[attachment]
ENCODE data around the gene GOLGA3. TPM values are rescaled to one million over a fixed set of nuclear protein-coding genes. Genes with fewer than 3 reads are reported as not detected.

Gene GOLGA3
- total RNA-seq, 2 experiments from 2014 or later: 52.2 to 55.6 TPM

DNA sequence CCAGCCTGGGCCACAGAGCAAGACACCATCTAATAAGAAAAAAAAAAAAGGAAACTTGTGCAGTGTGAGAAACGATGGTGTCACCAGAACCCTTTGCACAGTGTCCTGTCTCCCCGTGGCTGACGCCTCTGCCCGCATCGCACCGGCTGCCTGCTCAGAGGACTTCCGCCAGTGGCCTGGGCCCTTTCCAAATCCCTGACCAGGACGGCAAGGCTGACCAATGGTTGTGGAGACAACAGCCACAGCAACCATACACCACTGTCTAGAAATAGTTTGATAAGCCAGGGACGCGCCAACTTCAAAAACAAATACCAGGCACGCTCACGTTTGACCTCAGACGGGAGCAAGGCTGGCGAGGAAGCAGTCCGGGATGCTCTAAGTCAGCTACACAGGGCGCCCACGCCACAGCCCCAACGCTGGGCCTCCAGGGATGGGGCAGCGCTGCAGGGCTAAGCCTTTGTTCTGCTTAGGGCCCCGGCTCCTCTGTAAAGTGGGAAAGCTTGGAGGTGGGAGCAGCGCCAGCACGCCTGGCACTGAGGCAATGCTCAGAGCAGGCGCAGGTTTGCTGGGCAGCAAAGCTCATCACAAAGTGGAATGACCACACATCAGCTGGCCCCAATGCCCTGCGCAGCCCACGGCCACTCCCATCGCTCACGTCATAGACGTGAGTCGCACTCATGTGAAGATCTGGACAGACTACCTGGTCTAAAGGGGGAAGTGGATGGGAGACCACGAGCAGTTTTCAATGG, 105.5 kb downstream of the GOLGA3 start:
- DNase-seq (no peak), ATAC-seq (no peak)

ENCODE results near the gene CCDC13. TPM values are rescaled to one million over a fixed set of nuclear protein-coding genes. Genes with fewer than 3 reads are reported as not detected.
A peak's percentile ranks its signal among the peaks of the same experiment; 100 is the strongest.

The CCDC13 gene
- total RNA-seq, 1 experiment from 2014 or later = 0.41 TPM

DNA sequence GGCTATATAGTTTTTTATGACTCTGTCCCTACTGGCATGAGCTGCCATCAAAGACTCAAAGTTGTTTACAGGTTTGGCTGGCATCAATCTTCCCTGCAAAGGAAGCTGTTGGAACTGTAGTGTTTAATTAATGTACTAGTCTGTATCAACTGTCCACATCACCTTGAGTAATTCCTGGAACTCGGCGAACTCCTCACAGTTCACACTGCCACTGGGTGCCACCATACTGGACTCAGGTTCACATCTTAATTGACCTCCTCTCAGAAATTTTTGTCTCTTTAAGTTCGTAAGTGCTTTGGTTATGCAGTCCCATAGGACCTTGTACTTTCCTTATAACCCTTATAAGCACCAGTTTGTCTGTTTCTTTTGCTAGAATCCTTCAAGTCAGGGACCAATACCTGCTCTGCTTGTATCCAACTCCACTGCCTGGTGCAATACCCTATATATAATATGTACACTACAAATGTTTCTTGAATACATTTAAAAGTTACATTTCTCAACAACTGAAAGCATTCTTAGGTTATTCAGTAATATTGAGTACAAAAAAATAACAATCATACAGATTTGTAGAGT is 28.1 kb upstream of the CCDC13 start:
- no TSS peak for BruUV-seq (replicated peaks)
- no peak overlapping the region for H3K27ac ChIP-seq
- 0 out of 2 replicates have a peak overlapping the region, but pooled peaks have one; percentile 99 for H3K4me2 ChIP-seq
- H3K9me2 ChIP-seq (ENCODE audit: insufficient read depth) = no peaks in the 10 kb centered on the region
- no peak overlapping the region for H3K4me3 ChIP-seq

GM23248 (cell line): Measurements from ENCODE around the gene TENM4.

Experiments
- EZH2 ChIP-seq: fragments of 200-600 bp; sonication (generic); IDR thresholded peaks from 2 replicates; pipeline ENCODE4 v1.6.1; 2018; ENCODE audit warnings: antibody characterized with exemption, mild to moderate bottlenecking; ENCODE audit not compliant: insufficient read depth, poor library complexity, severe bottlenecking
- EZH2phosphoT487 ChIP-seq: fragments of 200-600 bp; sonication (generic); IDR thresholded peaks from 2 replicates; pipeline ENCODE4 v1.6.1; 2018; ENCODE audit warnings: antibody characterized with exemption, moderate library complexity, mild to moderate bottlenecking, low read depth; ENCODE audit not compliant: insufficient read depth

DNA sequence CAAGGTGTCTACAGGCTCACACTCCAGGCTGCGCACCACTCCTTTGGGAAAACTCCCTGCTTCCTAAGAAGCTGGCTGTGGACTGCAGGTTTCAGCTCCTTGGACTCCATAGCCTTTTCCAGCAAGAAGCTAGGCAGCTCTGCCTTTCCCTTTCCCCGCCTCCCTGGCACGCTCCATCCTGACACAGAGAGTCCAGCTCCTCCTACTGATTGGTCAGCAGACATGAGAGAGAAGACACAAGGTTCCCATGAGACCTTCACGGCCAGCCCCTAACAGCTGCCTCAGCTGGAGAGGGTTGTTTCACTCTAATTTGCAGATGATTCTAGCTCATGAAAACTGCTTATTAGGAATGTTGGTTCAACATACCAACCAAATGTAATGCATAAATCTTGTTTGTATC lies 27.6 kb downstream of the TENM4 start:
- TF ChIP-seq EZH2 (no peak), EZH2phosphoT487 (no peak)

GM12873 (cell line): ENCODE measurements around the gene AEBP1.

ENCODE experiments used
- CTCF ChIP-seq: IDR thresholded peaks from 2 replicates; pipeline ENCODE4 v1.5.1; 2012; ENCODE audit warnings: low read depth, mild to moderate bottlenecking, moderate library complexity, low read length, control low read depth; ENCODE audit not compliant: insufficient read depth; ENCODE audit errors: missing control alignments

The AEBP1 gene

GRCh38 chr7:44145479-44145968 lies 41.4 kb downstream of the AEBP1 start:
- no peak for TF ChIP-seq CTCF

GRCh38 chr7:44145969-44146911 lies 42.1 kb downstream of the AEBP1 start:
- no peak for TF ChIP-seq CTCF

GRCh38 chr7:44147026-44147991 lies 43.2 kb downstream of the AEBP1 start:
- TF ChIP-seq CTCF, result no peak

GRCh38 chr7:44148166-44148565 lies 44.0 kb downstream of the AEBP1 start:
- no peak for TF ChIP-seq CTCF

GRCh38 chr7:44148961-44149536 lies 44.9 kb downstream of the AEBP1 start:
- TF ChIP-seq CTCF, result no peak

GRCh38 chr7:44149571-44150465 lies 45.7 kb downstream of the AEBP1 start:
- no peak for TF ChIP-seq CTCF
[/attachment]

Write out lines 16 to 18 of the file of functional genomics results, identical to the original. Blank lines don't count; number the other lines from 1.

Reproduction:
GM23248 (cell line): Measurements from ENCODE around the gene TENM4.

Experiments
- EZH2 ChIP-seq: fragments of 200-600 bp; sonication (generic); IDR thresholded peaks from 2 replicates; pipeline ENCODE4 v1.6.1; 2018; ENCODE audit warnings: antibody characterized with exemption, mild to moderate bottlenecking; ENCODE audit not compliant: insufficient read depth, poor library complexity, severe bottlenecking